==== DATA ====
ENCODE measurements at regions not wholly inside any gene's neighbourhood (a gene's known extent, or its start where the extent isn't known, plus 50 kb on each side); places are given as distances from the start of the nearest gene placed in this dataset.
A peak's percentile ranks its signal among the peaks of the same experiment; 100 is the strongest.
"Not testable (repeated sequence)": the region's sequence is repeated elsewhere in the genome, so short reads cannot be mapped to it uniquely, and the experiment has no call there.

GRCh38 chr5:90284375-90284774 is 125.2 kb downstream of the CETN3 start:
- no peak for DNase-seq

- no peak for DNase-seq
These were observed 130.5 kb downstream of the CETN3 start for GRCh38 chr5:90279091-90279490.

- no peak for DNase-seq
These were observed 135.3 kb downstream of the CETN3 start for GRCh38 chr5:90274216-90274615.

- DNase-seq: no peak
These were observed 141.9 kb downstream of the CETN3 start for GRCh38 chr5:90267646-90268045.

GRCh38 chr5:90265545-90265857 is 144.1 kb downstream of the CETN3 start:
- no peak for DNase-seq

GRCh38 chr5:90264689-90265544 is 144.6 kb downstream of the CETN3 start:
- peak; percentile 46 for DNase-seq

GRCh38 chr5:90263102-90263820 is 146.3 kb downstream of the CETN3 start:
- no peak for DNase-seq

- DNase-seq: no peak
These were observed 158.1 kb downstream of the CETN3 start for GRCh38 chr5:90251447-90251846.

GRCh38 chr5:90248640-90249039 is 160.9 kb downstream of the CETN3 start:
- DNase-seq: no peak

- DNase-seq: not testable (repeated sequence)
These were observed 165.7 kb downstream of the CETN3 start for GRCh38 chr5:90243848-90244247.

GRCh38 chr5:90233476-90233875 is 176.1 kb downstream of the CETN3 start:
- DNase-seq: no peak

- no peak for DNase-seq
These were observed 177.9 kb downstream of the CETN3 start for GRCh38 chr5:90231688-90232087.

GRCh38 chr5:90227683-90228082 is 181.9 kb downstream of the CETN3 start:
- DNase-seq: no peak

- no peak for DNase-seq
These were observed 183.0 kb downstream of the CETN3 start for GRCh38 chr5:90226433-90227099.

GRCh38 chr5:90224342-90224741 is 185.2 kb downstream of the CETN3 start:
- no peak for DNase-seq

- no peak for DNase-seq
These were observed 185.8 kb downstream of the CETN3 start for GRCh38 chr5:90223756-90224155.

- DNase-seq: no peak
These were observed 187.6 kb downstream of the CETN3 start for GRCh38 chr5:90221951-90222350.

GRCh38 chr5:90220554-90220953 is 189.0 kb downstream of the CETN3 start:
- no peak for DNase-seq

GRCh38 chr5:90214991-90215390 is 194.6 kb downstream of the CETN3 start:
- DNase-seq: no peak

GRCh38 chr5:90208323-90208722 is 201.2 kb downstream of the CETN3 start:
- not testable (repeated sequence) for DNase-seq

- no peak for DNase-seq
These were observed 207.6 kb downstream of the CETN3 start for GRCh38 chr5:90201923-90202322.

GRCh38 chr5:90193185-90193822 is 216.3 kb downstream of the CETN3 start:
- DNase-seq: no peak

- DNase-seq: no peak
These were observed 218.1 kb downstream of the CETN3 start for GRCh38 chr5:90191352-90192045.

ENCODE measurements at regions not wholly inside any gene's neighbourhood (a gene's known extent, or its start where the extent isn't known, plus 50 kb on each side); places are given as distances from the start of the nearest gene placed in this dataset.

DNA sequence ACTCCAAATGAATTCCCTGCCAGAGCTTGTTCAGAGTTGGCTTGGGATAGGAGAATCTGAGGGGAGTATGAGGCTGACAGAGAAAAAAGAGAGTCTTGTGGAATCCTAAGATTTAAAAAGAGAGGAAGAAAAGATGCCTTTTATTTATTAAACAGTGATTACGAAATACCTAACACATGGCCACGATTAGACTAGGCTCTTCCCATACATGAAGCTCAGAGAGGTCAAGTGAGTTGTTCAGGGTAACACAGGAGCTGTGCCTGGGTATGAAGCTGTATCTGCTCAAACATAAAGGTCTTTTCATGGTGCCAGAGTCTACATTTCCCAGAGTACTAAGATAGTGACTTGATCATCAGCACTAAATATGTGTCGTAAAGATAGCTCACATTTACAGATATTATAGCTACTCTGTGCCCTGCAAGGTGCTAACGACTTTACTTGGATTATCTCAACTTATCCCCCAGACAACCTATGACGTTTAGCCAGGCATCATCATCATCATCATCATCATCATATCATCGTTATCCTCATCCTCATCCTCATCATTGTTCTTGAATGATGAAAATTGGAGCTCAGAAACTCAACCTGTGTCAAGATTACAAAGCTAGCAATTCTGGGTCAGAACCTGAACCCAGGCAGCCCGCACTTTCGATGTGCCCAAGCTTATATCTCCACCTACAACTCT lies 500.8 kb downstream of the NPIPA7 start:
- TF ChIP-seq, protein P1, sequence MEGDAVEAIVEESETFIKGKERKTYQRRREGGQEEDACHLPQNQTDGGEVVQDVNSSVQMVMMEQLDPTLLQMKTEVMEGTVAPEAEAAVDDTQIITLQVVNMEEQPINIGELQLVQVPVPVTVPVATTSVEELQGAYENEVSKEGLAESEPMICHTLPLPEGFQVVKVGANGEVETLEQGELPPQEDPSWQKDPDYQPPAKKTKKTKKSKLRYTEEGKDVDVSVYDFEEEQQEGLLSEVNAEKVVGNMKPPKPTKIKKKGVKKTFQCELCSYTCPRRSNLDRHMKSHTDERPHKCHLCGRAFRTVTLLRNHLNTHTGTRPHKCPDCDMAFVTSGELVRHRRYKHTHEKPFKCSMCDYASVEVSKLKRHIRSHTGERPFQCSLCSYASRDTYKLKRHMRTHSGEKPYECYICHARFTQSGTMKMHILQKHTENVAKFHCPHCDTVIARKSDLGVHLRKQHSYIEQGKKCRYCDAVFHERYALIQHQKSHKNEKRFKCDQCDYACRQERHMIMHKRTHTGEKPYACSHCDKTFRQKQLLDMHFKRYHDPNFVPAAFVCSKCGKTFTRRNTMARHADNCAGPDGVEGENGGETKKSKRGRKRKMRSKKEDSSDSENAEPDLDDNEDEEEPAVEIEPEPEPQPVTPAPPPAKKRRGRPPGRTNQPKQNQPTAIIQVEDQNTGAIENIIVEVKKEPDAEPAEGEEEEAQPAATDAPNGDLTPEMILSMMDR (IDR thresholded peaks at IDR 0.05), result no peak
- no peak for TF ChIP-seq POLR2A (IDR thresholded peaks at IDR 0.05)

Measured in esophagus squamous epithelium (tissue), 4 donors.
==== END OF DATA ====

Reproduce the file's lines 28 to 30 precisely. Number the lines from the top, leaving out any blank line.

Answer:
GRCh38 chr5:90227683-90228082 is 181.9 kb downstream of the CETN3 start:
- DNase-seq: no peak

- no peak for DNase-seq